Our tax strategy and governance approach has been approved by the Board and aligns to our Corporate Governance Framework. The roles, responsibilities and approval structure under Lion’s Corporate Governance Framework have been
summarised in the diagram below:


Operationally, the Lion Group Tax function is responsible for implementing, maintaining and reviewing the internal control environment to ensure that the identification, evaluation, management and escalation of tax risk to senior management is performed in an effective and timely manner.

Lion’s approach to tax governance has been summarised in the diagram below. We believe that our tax governance framework is consistent with ‘best practice’, as set out in the Australian Taxation Office’s Tax Risk Management and Governance Review Guidelines.


Attitude Towards Tax Planning

Lion’s approach to tax planning is to operate and pay taxes in accordance with the laws in the relevant jurisdictions. Consistent with Lion’s Risk Management Framework, we adopt a conservative approach to tax risk and do not engage in aggressive tax planning.

Tax laws are inherently complex and subject to change and interpretation. Lion seeks independent specialist tax advice as appropriate to ensure all identifiable tax risks are appropriately managed and documented. This could relate to one-off significant business transactions or day-to-day compliance obligations.


Engagement With Revenue Authorities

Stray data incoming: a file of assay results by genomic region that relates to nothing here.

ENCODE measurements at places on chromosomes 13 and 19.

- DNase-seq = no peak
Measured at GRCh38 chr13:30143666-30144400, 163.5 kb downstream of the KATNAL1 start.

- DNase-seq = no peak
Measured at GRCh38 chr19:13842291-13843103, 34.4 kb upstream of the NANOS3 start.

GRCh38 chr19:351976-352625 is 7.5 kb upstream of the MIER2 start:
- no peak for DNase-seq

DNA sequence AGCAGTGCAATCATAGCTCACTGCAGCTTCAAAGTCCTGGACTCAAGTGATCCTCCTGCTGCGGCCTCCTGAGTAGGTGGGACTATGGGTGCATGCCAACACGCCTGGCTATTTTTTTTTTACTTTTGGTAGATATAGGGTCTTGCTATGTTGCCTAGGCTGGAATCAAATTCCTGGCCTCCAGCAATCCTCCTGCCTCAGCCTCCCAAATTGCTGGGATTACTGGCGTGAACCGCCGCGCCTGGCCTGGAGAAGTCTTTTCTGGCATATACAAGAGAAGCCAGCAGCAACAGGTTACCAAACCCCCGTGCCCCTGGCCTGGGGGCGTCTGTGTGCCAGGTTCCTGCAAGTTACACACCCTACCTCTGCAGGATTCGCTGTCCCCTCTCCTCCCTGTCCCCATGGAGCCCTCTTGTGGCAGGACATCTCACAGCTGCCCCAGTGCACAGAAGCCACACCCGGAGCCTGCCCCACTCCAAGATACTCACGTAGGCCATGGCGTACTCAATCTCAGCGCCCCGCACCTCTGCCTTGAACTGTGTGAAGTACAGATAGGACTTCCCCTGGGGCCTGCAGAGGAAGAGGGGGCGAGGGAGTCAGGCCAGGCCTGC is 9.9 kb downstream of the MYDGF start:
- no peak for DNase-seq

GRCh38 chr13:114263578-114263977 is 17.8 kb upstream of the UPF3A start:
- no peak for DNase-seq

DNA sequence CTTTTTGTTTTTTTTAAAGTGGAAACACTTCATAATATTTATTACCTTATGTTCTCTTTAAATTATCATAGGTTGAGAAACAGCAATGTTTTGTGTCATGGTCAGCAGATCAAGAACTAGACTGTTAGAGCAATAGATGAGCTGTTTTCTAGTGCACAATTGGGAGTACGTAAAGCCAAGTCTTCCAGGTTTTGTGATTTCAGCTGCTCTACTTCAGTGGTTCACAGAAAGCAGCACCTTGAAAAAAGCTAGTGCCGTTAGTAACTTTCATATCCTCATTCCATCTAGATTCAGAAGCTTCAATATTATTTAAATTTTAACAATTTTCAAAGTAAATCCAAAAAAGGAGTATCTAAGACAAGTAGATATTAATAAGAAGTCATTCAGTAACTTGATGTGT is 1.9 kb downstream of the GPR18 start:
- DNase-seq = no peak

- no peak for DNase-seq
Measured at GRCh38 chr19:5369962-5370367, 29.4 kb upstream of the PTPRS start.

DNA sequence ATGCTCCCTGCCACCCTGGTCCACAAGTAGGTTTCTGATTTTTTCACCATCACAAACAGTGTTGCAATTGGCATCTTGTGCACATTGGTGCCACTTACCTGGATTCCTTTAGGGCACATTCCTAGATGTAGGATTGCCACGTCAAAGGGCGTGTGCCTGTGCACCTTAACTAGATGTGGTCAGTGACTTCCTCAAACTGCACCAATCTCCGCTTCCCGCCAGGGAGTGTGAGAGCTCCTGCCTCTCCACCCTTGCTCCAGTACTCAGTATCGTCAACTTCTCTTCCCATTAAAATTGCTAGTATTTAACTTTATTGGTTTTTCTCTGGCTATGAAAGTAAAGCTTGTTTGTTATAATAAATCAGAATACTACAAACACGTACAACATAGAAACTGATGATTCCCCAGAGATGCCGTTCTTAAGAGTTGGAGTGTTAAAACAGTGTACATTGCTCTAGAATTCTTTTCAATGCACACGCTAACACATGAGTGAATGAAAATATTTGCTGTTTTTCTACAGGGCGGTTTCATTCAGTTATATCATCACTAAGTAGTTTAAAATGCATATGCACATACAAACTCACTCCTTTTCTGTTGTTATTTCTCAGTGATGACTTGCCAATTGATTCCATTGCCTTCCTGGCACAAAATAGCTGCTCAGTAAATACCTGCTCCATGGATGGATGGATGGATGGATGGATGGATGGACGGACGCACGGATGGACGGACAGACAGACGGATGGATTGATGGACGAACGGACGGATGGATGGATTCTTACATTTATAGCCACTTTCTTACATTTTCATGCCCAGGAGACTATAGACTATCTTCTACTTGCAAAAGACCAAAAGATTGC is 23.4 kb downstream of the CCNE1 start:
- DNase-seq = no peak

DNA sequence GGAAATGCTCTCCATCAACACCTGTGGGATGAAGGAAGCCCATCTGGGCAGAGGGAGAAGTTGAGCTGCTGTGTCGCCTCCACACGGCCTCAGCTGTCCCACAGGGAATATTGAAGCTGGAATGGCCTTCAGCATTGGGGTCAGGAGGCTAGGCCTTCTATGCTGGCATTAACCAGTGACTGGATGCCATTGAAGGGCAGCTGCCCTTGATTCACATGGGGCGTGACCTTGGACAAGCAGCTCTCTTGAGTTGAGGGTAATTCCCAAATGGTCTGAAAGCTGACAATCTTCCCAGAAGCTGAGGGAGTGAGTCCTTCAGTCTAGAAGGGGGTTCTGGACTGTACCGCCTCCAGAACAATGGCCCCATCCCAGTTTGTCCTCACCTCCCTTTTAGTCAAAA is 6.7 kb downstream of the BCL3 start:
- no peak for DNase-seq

Lion actively engages with revenue authorities in relevant jurisdictions to ensure compliance with ongoing tax obligations, the provision of significant transaction updates and responding to specific reviews and queries.

In Australia we have a constructive relationship with the Australian Taxation Office (“ATO”) and are categorised as a Key Taxpayer under the ATO’s Risk Differentiation Framework (High Consequence, Low Risk). As a Key Taxpayer, Lion engages regularly with the ATO (including prior to the lodgement of the annual income tax return) to provide ongoing assurance over our tax governance practices and to ensure that tax calculations and payments accord with Australia’s tax laws.


Lion’s International Related Party Dealings

Lion has international related party dealings with its Japanese parent company, Kirin, as well as with its wholly owned subsidiaries in New Zealand, USA, Singapore, Malaysia, Hong Kong, China, and UK all of which are subject to tax in their respective jurisdictions.

During FY17, Lion’s international related party transactions comprised mainly the sale and purchase of beer, wine and dairy products; centralised back office support services; customer management and marketing support services; and financing activities.

International related party product and service transactions occur primarily between Australia and New Zealand, and to a lesser extent with other Lion international subsidiaries. Financing transactions relate mainly to Lion and its parent company Kirin.

Lion conducts all international related party dealings in accordance with the OECD arm’s length principle and local transfer pricing requirements. Lion maintains contemporaneous transfer pricing documentation to support the arm’s length pricing of these transactions.


Total Tax Contribution

Taxes represent a significant part of our economic contribution to the overall Australian and New Zealand economies.